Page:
Prepared Remarks of Attorney General Alberto R.

Gonzales at the Sixth Meeting of the Attorneys General and Ministers of Justice of the Organization of American States “REMJA VI”
Santo Domingo, Dominican Republic April 24, 2006
Thank you, Mr. Chairman. I am pleased to be here in Santo Domingo to address this distinguished group at the Sixth Regular Meeting of Ministers of Justice and Attorneys General of the Americas. This forum represents the growing interdependence of this vital region required to achieve our collective goals – a multinational response to the transnational threat of terrorism and organized crime. I wish to thank the people and Government of the Dominican Republic for hosting this very important hemispheric Ministerial conference. I am happy to share this table with my colleagues and look forward to working closely with you as we strengthen our law enforcement cooperation and coordination. I know that all of you who have come to this OAS Ministerial share many of the same goals – to safeguard our citizens and communities from terrorism, violent crime, drugs, and other threats to this and future generations. And despite differences of language, culture, and, sometimes, opinion, we all share the belief that we will only achieve our goals by cooperating together. In today’s environment, crime and criminals do not stop at any border – and neither can our efforts to stop them. The mandate for international cooperation and joint law enforcement efforts is stronger today than ever before. We must embrace multilateral solutions to the challenge of transnational crime. Not surprisingly, many of the areas I've singled out as my priorities for the U.S.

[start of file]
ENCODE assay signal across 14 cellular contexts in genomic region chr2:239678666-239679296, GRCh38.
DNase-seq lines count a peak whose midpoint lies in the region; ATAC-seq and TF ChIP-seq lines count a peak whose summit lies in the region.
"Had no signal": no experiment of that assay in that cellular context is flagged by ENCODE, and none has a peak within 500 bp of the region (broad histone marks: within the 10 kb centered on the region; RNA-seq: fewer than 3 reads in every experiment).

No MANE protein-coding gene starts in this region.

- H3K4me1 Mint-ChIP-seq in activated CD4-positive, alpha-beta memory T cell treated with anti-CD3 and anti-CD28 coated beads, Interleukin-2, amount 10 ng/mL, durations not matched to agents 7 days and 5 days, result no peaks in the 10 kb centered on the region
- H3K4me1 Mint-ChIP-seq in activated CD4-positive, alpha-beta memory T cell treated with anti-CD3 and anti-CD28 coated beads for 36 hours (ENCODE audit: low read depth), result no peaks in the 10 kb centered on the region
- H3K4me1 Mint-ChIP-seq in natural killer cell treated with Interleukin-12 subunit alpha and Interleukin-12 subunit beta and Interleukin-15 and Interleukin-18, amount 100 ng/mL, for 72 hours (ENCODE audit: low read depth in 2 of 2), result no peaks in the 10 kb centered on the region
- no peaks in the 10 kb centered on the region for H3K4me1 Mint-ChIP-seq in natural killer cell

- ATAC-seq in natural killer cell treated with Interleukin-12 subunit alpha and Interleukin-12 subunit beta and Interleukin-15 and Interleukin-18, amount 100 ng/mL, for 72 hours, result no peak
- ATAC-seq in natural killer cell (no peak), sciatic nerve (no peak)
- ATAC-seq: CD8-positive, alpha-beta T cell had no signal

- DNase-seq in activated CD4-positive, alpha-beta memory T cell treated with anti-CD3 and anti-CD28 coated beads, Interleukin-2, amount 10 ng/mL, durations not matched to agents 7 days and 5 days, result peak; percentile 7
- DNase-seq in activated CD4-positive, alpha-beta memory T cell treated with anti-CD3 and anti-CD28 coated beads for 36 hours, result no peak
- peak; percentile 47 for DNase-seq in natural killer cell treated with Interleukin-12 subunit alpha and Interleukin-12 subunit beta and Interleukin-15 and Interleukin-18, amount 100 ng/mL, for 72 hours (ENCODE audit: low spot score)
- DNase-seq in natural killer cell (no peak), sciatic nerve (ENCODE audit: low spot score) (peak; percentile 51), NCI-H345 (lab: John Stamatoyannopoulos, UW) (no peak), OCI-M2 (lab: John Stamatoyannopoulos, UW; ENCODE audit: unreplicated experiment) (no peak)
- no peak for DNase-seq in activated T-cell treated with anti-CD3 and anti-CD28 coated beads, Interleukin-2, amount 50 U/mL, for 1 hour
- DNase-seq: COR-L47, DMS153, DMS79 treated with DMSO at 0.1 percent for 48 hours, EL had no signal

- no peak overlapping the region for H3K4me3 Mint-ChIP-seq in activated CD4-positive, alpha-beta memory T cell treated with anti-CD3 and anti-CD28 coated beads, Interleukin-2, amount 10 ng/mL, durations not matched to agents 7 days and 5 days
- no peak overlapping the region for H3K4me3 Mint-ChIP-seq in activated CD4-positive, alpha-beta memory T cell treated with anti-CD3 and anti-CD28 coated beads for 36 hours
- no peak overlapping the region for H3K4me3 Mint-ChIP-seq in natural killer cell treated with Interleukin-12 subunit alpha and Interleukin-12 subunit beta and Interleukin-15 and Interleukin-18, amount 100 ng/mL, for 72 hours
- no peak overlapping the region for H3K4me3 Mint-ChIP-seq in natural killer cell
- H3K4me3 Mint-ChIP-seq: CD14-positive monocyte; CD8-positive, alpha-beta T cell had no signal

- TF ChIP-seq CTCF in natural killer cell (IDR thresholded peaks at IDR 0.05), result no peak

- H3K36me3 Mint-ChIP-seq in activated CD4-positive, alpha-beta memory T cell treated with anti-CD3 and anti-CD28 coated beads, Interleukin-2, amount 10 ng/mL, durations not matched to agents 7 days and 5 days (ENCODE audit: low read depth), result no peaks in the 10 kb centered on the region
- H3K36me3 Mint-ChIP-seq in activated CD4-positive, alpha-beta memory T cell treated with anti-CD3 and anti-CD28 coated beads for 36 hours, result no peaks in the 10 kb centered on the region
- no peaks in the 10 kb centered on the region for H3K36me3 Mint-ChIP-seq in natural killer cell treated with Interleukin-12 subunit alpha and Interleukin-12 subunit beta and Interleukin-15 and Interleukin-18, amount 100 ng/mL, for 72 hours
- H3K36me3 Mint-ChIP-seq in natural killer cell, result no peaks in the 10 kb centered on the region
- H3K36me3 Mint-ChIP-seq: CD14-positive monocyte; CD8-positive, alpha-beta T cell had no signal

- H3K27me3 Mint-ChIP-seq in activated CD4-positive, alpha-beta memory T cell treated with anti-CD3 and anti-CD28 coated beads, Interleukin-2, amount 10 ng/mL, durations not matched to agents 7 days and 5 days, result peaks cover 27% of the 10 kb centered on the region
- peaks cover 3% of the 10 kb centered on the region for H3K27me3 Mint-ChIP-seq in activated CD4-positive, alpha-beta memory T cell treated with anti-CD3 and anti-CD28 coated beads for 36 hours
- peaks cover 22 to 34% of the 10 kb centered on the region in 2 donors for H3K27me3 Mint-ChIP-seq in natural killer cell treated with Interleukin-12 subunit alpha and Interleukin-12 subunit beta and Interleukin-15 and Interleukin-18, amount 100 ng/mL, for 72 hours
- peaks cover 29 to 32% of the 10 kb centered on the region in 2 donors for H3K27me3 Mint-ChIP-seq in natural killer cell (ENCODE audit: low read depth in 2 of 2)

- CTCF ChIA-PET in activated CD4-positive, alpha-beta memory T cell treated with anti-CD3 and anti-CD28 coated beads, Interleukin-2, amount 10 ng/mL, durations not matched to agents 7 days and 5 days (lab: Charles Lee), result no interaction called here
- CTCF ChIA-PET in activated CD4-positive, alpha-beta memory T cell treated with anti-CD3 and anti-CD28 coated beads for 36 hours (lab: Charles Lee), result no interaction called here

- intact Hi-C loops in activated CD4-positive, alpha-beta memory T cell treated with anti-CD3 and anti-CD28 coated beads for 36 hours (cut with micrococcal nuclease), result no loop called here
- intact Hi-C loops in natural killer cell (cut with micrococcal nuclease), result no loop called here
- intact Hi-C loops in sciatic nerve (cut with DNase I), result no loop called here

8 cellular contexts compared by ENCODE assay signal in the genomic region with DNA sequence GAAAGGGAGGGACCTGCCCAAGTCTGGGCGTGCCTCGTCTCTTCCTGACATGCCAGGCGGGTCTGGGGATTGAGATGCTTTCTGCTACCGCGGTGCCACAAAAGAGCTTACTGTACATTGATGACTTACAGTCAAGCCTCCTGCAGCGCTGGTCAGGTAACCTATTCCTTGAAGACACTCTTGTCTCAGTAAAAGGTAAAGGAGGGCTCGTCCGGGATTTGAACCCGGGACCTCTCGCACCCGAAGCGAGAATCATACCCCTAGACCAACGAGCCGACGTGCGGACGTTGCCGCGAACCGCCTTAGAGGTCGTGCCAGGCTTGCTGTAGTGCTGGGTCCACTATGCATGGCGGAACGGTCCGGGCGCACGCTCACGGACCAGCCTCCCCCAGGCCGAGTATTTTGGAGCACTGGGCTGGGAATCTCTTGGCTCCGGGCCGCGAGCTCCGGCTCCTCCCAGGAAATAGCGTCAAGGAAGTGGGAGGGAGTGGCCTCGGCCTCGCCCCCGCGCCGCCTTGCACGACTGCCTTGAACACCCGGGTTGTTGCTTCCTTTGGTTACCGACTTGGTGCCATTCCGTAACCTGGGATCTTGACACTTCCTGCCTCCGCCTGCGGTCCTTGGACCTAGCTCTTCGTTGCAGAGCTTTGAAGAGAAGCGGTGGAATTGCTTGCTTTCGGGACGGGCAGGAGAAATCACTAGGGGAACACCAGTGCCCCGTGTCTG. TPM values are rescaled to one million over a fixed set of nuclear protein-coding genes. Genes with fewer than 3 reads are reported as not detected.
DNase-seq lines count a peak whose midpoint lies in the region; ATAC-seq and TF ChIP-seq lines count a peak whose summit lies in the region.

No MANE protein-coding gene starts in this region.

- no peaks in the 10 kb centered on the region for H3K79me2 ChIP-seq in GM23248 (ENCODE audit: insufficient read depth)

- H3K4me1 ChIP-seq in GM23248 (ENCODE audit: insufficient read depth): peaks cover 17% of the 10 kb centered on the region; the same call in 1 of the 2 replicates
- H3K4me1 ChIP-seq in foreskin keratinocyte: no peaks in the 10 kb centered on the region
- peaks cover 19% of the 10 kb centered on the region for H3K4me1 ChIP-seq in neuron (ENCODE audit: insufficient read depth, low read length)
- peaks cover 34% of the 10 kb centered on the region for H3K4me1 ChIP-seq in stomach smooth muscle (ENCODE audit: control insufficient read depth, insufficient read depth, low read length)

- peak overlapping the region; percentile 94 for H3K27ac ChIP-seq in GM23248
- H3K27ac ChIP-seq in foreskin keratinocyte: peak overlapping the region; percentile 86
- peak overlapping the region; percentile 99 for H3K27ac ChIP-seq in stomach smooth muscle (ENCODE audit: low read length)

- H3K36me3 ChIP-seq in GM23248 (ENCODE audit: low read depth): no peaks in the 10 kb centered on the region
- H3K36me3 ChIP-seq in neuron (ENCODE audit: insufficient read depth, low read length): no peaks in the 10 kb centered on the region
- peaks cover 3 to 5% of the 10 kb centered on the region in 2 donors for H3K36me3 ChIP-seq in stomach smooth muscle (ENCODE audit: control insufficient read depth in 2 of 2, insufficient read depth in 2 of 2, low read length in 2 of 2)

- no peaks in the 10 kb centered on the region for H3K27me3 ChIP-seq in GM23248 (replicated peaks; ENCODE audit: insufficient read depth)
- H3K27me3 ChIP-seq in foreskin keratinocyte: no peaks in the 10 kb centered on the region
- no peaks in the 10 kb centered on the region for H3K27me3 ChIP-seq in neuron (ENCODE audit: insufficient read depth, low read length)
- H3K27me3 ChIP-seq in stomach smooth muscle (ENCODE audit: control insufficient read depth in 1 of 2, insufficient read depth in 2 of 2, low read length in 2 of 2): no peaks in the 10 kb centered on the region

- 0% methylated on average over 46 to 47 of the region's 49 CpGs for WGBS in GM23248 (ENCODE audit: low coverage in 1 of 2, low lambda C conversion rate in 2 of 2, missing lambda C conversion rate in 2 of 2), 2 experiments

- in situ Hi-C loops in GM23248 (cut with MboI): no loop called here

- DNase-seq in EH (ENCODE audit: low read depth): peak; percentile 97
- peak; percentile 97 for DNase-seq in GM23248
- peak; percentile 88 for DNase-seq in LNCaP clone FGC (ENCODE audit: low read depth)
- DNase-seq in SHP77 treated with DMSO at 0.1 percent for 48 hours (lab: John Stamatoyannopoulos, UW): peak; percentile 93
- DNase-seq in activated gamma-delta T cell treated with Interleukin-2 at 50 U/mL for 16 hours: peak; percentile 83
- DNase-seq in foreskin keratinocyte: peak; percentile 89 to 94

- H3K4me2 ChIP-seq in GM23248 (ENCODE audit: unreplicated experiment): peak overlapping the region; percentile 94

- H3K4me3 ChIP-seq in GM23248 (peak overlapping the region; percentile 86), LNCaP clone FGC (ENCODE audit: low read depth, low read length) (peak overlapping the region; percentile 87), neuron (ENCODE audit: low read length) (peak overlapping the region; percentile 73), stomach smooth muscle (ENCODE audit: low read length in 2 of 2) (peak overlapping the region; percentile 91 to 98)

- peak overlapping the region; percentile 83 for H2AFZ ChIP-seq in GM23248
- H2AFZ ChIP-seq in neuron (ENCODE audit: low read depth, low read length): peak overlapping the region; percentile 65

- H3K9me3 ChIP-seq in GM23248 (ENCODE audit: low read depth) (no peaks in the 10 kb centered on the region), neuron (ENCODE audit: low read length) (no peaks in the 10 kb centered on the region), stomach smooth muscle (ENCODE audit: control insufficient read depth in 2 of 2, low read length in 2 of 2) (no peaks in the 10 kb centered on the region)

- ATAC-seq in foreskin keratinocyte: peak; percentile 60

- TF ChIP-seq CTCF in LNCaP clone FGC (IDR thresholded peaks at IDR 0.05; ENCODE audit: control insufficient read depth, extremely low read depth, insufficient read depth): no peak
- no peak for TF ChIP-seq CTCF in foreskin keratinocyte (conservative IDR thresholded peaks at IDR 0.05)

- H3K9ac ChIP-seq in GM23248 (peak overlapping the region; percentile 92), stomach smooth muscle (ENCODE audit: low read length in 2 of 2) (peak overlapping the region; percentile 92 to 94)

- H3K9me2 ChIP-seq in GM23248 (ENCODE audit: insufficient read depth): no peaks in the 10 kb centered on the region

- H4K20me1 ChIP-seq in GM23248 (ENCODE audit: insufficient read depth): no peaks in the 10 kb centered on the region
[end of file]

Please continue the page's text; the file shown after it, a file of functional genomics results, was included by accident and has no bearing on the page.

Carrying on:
Justice Department are the same subjects before us today – terrorism, violent gangs, drug trafficking, cyber crimes, human trafficking, and corruption. All of these crimes have both domestic and transnational implications, and in each of these strategic areas we’ve had a number of recent successes in the United States and in joint work with our foreign partners. In fact, virtually every day the Justice Department is working hand-in-hand with our foreign colleagues at all levels of government to fight transnational crime throughout the Western Hemisphere – and around the globe. For example, recently, a group of law enforcement officers and prosecutors from the Justice Department traveled to El Salvador for a multilateral conference on gangs that included a number of our colleagues from Central America. That conference helped to open a dialogue about ways we can further our cooperation in combating gang activity throughout our countries. Of course, that is just one small example of the ways in which we are working together in this hemisphere. The opportunity to share best practices with our colleagues – and learn from their experiences as well – is invaluable to international cooperation. Part of what brings us here today is to discuss the proposed Hemispheric Plan of Action on Transnational Organized Crime. The United States supports the preparation of a brief and concise plan. And we believe that such a plan should focus on concrete, measurable law enforcement initiatives. We do not believe that the Plan should simply recite existing policy statements reflected in agreements such as the United Nations Convention on Transnational Organized Crime, but instead should be geared toward facilitating specific measurable improvements in law enforcement cooperation. In closing, let me say that I am honored to lead the U.S. delegation at this important conference. The defenders of freedom in this hemisphere and around the world are working hand-in-hand to fight transnational crime and terrorism. We will only succeed if we embrace each other as full partners in this fight. Thank you. ###